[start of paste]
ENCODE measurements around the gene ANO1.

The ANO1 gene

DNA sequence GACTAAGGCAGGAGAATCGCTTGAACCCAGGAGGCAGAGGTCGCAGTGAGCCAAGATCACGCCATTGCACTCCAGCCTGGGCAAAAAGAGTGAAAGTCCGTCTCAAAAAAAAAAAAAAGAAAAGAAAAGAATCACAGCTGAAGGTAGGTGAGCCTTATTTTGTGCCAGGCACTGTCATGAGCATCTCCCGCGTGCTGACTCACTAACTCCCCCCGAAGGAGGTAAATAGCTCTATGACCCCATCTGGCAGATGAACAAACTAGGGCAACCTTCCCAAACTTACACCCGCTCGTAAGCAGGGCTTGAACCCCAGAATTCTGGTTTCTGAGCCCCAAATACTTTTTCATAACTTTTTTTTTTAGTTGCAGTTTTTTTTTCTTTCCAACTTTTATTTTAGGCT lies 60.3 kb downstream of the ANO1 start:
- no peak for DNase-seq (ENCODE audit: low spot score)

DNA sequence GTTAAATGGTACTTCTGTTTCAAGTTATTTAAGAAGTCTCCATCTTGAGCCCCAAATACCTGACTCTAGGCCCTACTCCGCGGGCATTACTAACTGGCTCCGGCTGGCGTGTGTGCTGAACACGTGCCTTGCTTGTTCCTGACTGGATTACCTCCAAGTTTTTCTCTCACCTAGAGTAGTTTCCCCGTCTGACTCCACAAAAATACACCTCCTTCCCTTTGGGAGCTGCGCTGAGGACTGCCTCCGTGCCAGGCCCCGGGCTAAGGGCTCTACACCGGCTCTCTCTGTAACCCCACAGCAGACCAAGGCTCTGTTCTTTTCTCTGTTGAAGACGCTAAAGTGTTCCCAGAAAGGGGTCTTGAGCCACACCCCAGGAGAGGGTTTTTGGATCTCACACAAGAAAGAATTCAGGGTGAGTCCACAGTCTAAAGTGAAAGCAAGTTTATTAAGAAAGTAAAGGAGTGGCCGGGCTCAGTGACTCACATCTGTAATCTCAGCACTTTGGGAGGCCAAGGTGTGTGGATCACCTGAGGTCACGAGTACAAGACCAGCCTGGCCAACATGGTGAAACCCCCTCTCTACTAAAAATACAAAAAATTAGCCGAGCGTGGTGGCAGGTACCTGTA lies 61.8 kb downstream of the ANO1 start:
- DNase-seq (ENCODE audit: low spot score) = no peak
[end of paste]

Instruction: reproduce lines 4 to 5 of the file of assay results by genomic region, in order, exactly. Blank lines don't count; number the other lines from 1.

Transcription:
- no peak for DNase-seq (ENCODE audit: low spot score)

DNA sequence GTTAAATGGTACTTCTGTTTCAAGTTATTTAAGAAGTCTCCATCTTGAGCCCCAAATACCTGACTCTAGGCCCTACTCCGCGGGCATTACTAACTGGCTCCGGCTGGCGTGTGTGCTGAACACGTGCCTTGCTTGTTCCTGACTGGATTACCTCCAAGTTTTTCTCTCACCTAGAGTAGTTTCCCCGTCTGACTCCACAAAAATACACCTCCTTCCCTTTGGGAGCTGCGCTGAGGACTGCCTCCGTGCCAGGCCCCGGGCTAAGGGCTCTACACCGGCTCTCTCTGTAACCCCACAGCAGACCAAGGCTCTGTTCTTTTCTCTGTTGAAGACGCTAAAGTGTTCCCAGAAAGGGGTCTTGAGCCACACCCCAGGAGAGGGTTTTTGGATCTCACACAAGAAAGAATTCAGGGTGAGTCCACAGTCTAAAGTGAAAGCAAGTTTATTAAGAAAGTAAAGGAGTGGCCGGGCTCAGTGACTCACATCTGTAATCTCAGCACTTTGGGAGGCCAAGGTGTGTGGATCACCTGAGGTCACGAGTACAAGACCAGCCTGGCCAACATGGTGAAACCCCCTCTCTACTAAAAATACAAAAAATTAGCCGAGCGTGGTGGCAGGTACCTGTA lies 61.8 kb downstream of the ANO1 start: